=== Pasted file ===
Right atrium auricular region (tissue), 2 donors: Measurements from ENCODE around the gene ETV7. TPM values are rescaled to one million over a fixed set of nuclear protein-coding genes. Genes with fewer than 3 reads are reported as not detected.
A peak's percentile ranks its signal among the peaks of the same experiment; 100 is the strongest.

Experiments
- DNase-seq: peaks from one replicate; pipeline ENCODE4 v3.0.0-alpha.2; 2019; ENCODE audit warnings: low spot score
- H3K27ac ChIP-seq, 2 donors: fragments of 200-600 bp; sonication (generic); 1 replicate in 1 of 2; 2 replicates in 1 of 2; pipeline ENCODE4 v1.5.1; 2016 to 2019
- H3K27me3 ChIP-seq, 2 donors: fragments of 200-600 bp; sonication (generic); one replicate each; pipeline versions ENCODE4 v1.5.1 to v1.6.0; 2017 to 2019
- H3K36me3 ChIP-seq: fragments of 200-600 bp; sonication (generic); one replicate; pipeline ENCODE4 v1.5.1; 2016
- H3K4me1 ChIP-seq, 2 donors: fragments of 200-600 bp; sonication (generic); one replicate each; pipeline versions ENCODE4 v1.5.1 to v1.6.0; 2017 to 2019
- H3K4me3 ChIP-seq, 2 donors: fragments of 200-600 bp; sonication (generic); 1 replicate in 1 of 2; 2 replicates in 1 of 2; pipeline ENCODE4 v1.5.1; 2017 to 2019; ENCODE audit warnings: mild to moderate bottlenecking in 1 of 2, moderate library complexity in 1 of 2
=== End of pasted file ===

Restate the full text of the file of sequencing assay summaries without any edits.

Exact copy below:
Right atrium auricular region (tissue), 2 donors: Measurements from ENCODE around the gene ETV7. TPM values are rescaled to one million over a fixed set of nuclear protein-coding genes. Genes with fewer than 3 reads are reported as not detected.
A peak's percentile ranks its signal among the peaks of the same experiment; 100 is the strongest.

Experiments
- DNase-seq: peaks from one replicate; pipeline ENCODE4 v3.0.0-alpha.2; 2019; ENCODE audit warnings: low spot score
- H3K27ac ChIP-seq, 2 donors: fragments of 200-600 bp; sonication (generic); 1 replicate in 1 of 2; 2 replicates in 1 of 2; pipeline ENCODE4 v1.5.1; 2016 to 2019
- H3K27me3 ChIP-seq, 2 donors: fragments of 200-600 bp; sonication (generic); one replicate each; pipeline versions ENCODE4 v1.5.1 to v1.6.0; 2017 to 2019
- H3K36me3 ChIP-seq: fragments of 200-600 bp; sonication (generic); one replicate; pipeline ENCODE4 v1.5.1; 2016
- H3K4me1 ChIP-seq, 2 donors: fragments of 200-600 bp; sonication (generic); one replicate each; pipeline versions ENCODE4 v1.5.1 to v1.6.0; 2017 to 2019
- H3K4me3 ChIP-seq, 2 donors: fragments of 200-600 bp; sonication (generic); 1 replicate in 1 of 2; 2 replicates in 1 of 2; pipeline ENCODE4 v1.5.1; 2017 to 2019; ENCODE audit warnings: mild to moderate bottlenecking in 1 of 2, moderate library complexity in 1 of 2